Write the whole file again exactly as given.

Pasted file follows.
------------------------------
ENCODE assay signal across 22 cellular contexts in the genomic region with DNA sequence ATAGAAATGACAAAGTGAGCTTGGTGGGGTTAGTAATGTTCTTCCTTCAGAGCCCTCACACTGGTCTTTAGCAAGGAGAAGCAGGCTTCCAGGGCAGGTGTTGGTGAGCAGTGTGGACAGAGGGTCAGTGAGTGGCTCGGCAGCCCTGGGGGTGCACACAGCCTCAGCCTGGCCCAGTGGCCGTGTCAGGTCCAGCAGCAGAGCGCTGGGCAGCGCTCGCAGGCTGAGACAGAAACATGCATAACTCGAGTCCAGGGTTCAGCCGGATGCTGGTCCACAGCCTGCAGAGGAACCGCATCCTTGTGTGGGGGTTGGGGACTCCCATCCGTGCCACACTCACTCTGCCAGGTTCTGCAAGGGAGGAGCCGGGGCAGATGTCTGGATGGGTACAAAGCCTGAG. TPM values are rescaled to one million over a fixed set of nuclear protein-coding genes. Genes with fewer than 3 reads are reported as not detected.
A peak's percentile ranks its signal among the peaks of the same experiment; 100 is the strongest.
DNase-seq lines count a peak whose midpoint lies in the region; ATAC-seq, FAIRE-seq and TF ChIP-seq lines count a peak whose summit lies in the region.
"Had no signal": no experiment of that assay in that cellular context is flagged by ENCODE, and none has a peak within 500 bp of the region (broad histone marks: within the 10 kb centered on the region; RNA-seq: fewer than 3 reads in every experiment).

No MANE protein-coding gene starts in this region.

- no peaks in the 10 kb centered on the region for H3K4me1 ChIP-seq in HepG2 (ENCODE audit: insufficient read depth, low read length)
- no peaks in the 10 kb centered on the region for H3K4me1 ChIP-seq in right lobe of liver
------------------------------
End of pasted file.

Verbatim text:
ENCODE assay signal across 22 cellular contexts in the genomic region with DNA sequence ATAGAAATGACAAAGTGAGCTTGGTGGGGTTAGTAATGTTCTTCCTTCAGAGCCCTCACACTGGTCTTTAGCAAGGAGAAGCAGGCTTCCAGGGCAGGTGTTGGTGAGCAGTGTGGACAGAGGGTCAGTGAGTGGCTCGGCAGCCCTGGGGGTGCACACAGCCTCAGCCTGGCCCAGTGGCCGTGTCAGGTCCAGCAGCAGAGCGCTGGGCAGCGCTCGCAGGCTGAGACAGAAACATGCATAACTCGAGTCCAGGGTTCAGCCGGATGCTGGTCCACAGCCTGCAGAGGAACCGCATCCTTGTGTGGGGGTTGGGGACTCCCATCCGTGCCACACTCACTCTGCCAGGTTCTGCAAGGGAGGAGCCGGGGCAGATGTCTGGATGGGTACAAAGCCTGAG. TPM values are rescaled to one million over a fixed set of nuclear protein-coding genes. Genes with fewer than 3 reads are reported as not detected.
A peak's percentile ranks its signal among the peaks of the same experiment; 100 is the strongest.
DNase-seq lines count a peak whose midpoint lies in the region; ATAC-seq, FAIRE-seq and TF ChIP-seq lines count a peak whose summit lies in the region.
"Had no signal": no experiment of that assay in that cellular context is flagged by ENCODE, and none has a peak within 500 bp of the region (broad histone marks: within the 10 kb centered on the region; RNA-seq: fewer than 3 reads in every experiment).

No MANE protein-coding gene starts in this region.

- no peaks in the 10 kb centered on the region for H3K4me1 ChIP-seq in HepG2 (ENCODE audit: insufficient read depth, low read length)
- no peaks in the 10 kb centered on the region for H3K4me1 ChIP-seq in right lobe of liver